Today’s the election and I, for one, will be glad when it’s finally over. Last week we did our own informal poll to determine who we thought would win the Missouri Senatorial Race. In our poll Roy Blunt defeated Robyn Carnahan by capturing 59% of the vote. I’ll be keeping an eye on the returns to see if we picked the winner correctly and if so, how close our percentage of victory matched that of the state.
While we wait for the results and to encourage you to vote let’s take a look at one fundamental question that affects us all on election day.
Why do people vote, anyway?
Your vote won’t tip an election.
A new study calculated that the average American voter had a one in 60 million chance of deciding the presidential election. The 2000 presidential election was decided by 537 votes in Florida. But even then, your grandmother in Tampa could have stayed home and not changed the outcome.
The chance that your vote will decide a presidential election is much smaller than the chance that you’ll get hit by a car on the way to the polling booth, one psychologist pointed out, not helpfully.
So why do we vote? Psychologists and economists who study human motivation talk about actions and rewards, how the brain is wired. People generally can be motivated to do things that affect their well-being … or that they believe will. That’s rational and logical. But voting is essentially irrational, if you think the goal is to decide an election. Your lone vote just won’t do that.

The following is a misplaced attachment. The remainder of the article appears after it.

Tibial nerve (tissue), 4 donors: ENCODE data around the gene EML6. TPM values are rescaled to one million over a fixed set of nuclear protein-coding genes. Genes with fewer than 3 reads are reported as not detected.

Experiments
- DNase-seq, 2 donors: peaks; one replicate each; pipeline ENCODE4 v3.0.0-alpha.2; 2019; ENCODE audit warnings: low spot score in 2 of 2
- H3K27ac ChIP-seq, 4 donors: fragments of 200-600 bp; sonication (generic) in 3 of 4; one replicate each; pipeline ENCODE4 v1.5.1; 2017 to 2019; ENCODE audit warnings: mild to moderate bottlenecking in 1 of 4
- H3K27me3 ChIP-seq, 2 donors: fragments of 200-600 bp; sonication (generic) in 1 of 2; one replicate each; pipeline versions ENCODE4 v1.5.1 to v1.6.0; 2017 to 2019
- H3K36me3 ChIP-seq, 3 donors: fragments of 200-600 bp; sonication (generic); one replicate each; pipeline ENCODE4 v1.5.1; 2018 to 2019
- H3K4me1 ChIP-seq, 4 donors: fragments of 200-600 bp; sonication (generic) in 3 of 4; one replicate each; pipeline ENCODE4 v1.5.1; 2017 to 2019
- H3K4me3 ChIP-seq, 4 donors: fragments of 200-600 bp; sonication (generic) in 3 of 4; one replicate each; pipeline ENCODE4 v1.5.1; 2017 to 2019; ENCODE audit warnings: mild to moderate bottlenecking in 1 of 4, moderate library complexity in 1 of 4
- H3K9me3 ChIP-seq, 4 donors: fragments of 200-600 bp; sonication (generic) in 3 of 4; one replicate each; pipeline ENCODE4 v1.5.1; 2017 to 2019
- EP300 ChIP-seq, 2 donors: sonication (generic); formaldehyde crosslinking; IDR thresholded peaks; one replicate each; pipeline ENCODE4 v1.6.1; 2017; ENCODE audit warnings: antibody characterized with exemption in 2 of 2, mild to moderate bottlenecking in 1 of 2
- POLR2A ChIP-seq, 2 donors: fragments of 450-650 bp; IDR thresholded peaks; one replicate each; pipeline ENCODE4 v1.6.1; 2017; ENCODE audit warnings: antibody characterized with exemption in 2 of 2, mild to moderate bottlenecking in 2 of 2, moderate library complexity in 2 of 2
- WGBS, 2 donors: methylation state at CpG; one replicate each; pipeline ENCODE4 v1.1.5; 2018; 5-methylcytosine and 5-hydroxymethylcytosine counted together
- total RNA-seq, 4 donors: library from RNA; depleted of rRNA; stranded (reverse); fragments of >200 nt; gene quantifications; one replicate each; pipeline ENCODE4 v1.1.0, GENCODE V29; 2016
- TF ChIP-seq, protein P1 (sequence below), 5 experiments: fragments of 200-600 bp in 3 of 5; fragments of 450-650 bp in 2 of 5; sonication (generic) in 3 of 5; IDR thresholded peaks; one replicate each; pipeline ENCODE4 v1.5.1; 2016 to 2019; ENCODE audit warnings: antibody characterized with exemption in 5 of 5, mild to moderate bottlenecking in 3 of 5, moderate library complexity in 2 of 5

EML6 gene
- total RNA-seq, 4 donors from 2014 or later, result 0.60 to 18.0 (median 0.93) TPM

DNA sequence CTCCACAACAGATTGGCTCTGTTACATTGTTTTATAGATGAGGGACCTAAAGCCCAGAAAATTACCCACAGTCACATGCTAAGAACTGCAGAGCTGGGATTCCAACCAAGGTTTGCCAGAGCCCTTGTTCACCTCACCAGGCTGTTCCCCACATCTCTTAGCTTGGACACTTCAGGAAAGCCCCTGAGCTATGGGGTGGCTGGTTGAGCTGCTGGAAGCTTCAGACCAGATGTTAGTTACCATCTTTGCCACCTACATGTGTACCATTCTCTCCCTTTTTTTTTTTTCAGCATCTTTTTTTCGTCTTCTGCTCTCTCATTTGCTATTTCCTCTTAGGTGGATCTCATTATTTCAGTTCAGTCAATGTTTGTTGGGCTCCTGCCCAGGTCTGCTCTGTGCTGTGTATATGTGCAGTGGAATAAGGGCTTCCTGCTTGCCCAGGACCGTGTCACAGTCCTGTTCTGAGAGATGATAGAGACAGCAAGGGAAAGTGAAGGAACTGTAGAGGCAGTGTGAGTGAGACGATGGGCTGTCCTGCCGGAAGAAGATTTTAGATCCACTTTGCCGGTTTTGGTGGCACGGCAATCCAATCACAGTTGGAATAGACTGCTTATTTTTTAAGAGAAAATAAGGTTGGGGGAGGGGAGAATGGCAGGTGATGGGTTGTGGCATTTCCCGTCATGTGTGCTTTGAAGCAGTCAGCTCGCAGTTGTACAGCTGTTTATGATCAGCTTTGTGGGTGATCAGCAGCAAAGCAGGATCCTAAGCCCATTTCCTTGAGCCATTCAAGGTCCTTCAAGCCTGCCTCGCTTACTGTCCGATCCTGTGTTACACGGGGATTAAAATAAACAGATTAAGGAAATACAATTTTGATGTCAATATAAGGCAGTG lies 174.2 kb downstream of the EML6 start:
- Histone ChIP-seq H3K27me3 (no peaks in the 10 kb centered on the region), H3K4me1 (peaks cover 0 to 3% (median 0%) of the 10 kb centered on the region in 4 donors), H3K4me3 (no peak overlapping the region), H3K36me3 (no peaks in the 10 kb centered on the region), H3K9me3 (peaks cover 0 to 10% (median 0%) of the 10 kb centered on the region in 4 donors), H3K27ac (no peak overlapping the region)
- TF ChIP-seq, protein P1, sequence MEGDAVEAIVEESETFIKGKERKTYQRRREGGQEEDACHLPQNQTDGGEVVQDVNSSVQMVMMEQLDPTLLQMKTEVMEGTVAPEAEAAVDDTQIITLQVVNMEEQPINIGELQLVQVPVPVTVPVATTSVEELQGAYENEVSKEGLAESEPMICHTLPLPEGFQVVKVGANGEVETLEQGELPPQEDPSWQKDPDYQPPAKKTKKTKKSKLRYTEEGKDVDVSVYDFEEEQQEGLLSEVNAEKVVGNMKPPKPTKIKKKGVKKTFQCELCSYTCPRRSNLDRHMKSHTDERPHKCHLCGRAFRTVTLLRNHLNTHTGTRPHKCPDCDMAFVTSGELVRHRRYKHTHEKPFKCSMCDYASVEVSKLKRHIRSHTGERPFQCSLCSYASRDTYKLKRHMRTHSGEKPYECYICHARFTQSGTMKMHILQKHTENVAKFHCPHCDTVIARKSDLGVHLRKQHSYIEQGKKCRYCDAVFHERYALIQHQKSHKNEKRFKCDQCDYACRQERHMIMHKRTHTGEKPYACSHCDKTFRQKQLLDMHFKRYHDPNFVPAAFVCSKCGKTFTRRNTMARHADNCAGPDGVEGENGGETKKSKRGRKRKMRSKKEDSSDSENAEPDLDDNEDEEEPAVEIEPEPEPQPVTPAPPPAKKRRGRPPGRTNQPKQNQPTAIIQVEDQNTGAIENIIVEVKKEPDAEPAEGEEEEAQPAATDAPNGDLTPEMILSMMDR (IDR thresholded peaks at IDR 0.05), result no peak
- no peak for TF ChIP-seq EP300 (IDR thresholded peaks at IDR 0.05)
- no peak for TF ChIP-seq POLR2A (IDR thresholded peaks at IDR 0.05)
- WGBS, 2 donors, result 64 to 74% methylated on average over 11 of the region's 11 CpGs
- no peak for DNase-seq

There are lots of theories about why people vote anyway. Here are some offered by the American Psychological Association:
*Voting is a form of altruism.
*It’s a habit and a ritual, something we do to fit in or feel compelled to do by social pressure.
*It’s prompted by the illusion that, because we vote, others of a like mind will also vote and create a groundswell for our choice.
Maybe that explains why so many people don’t vote. That’s usually chalked up to apathy and ignorance. But perhaps some people weigh the motivations listed above and say … why bother? After all, nothing will change if they stay home.
Life is full of small gestures that carry more meaning than practical impact. Sending $100 to your alma mater won’t put a kid through college. Using plastic bags won’t save the planet. Casting a vote won’t …
Well, it probably won’t elect anyone. But it will be the ultimate expression of your faith in democracy.
It will be your personal endorsement of some people who seek to lead us. In that sense, one vote speaks very loudly.
Most importantly, you are part of the greatest democracy in the world and many people have sacrificed their lives to provide you the privilege of voting for the candidate of your choosing. Voting is one of the founding principles of our country, and no matter how screwed up we might think our country is at times, by not voting you become part of the problem and not the solution.
See you at the polls, if you haven’t already been there. Wear that “I voted” sticker like a badge of honor!